Overview of The Kyoto Protocol
The Kyoto Protocol represents a commitment by developed countries to reducing global atmospheric concentrations of greenhouse gases.
- The Kyoto Protocol was adopted by consensus at the Third Conference of the Parties (COP3) in December 1997.
- Those countries that adopted the Kyoto Protocol are grouped as Annex A (developing) and Annex B (developed) countries. Annex B countries all agreed to targets for GHG emissions in the first commitment period, 2008 to 2012. These targets represent an average reduction of GHG emissions, over all Annex B countries, to 95% of 1990 emission levels with individual country commitments ranging from -8% for the European Union to +10% for Iceland.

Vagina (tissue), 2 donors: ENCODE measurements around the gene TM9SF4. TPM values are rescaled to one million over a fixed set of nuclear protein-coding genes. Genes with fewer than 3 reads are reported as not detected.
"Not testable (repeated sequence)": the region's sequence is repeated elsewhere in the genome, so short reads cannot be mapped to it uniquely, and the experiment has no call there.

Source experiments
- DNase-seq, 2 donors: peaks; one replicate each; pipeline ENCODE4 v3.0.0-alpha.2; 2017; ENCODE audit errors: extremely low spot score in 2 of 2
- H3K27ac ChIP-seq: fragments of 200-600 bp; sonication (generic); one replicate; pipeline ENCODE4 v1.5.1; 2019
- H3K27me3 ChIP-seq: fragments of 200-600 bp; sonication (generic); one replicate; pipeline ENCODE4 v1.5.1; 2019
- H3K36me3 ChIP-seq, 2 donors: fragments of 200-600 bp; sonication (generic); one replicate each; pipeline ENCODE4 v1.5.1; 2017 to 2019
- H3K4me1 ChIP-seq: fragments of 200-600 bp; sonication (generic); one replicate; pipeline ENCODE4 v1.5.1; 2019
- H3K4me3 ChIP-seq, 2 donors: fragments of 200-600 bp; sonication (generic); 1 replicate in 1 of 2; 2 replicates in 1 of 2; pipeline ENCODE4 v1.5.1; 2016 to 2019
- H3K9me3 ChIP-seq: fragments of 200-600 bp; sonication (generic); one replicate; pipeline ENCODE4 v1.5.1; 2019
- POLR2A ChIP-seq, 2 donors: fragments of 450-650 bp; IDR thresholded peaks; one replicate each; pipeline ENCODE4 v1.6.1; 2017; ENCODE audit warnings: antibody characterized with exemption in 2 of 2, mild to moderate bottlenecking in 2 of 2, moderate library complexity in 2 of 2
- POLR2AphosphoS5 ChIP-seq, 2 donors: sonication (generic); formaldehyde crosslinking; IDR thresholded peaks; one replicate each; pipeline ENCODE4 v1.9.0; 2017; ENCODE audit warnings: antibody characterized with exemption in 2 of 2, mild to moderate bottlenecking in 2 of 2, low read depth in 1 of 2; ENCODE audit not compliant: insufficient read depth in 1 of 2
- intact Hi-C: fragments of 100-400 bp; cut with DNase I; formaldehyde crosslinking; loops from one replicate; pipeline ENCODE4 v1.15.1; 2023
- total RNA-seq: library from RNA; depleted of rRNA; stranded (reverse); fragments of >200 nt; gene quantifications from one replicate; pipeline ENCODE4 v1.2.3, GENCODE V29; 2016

- In 1997 the intent was for Annex A countries to take on GHG emission commitments in the second and subsequent commitment periods.
- Each Annex B country will be committed to meet the target agreed in 1997, when the following conditions are met:
- The country has ratified the Kyoto Protocol.
- 55 Annex B countries have ratified the Kyoto Protocol.
- Annex B countries to ratify the Kyoto Protocol represent 55% of the 1990 Annex B emissions.
- The Protocol covers six gases: carbon dioxide, methane, nitrous oxide, hydrofluorocarbons, perfluorocarbons and sulphur hexafluoride.
- The Protocol commits parties to demonstrate progress towards the targets by 2005.
- Further Conferences of the Parties (COP 4 - 10) have worked on agreeing the detail of the Kyoto Protocol. COP7 in November 2001 completed the substantive work to enable ratification to proceed.
- The Kyoto Protocol came into force during 2005, when the Russian Federation ratified.
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